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ARE YOU DISCERNING EVIL IN THE FLOCK?

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The church is polluted with worldviews, HillSong Church, the latest craze for the spiritually dead, preaching an empty sermon to a full house while entertaining the sheep people is a absolute highway to hell…SRH.

Some worldviews teach that all good and evil will eventually be balanced. This is related to Eastern ideas such as karma, which implies that good and evil are inherently imbalanced but will one day be evened out.

A frequent component of fiction and fantasy is the idea that good and evil are equally balanced, evenly matched forces. According to this view, neither is ultimately in control. Either may eventually win. This is the concept of dualism, which suggests a perpetual balance between the forces of good and evil. In some cases, dualism implies that opposing beings, such as God and Satan, are deadlocked in a struggle for control and power.

Scripture rejects dualism as false. The Bible indicates that God is absolutely supreme and in no danger whatsoever of being defeated (Job 42:2Psalm 89:8Galatians 6:7). What Satan does, he is “allowed” to do, but he cannot act to overpower God (Job 1:12Revelation 9:120:7). Biblically, evil is destined only for defeat and destruction. Not one single act of evil will escape judgment; every sin will either be paid for by Christ on the cross (2 Corinthians 5:21) or by those who reject Christ (John 3:36) as they experience an eternity in hell (Revelation 21:11–15). Source

We live in a world full of lies, and deceit comes from many sources. There are lying spirits who lead astray (1 Timothy 4:1); there are “evildoers and impostors” looking for dupes (2 Timothy 3:13); and, perhaps most insidious, we have ourselves to deal with. Self-deception is common in our fallen world.

Our own hearts are deceitful—so much so that we easily fool ourselves (Jeremiah 17:9). Isaiah 44:20 speaks of an idolater who is misled by his own “deluded heart.” The prophet Obadiah identifies arrogance as one of the roots of self-deception: “The pride of your heart has deceived you” (Obadiah 1:3). Human pride always blinds us to truth. It promises honor, but it delivers disgrace: “Pride goes before destruction, a haughty spirit before a fall” (Proverbs 16:18).

James 1:22 warns us against deceiving ourselves: “Do not merely listen to the word, and so deceive yourselves. Do what it says.” The self-deception that James has in mind relates to an inappropriate response to truth. God’s Word is meant to change us (see Psalm 119:11 and John 17:17). We can sit in church for years, listening to sermon after sermon, but if we never allow the Word we hear preached change us, then we are self-deceived. We can read the Bible from cover to cover, but unless we put its commands into practice, we deceive ourselves.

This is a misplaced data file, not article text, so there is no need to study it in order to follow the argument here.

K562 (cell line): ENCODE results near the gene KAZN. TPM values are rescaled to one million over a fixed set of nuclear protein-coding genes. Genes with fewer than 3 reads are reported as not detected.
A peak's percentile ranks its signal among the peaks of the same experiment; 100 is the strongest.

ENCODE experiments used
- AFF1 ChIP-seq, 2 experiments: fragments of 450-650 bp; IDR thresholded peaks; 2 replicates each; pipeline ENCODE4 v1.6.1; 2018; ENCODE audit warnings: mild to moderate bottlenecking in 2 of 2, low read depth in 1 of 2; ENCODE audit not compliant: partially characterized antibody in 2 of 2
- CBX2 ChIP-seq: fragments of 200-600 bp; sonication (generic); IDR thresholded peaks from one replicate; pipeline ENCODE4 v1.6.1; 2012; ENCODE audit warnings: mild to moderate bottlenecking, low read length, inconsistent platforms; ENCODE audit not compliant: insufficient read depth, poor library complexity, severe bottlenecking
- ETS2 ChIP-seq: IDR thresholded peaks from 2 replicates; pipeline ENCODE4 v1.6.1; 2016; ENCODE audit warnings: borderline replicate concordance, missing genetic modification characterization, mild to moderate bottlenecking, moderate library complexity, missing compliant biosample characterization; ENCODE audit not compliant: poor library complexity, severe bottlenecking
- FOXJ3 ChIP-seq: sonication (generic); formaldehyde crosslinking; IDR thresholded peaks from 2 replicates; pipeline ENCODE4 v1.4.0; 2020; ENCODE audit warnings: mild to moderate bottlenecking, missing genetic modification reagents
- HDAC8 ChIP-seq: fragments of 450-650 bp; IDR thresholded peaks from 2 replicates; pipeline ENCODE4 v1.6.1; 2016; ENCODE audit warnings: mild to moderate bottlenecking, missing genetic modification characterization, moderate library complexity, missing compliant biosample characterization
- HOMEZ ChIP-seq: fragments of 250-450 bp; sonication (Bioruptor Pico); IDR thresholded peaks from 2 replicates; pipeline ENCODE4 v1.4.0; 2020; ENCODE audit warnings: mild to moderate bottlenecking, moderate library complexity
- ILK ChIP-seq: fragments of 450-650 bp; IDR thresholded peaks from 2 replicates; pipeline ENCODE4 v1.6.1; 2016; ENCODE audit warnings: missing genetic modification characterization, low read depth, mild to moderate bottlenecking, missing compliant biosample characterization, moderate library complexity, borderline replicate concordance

Such deception is common among religious people who accumulate truth in their minds, assuming that this is what “true religion” is all about. But Scripture was not given merely to produce theologians; it was given “so that the servant of God may be thoroughly equipped for every good work” (2 Timothy 3:17). Holding the truth in one’s mind is not necessarily a character-changing quality. James 1:23–24 illustrates: merely looking at oneself in a mirror is not necessarily an appearance-changing experience. The mirror can tell us our hair is a mess, but unless we get out the brush and attack the problem, the tangles will remain.

Some worldviews teach that all good and evil will eventually be balanced. This is related to Eastern ideas such as karma, which implies that good and evil are inherently imbalanced but will one day be evened out.

Scripture rejects dualism as false. The Bible indicates that God is absolutely supreme and in no danger whatsoever of being defeated (Job 42:2Psalm 89:8Galatians 6:7). What Satan does, he is “allowed” to do, but he cannot act to overpower God (Job 1:12Revelation 9:120:7). Biblically, evil is destined only for defeat and destruction. Not one single act of evil will escape judgment; every sin will either be paid for by Christ on the cross (2 Corinthians 5:21) or by those who reject Christ (John 3:36) as they experience an eternity in hell (Revelation 21:11–15).

The church of Laodicea was the victim of self-deception concerning their spiritual condition. This lukewarm church had convinced itself that everything was all right: “I am rich; I have acquired wealth and do not need a thing” (Revelation 3:17a). Jesus, who always speaks truth, set them straight: “You do not realize that you are wretched, pitiful, poor, blind and naked” (verse 17b).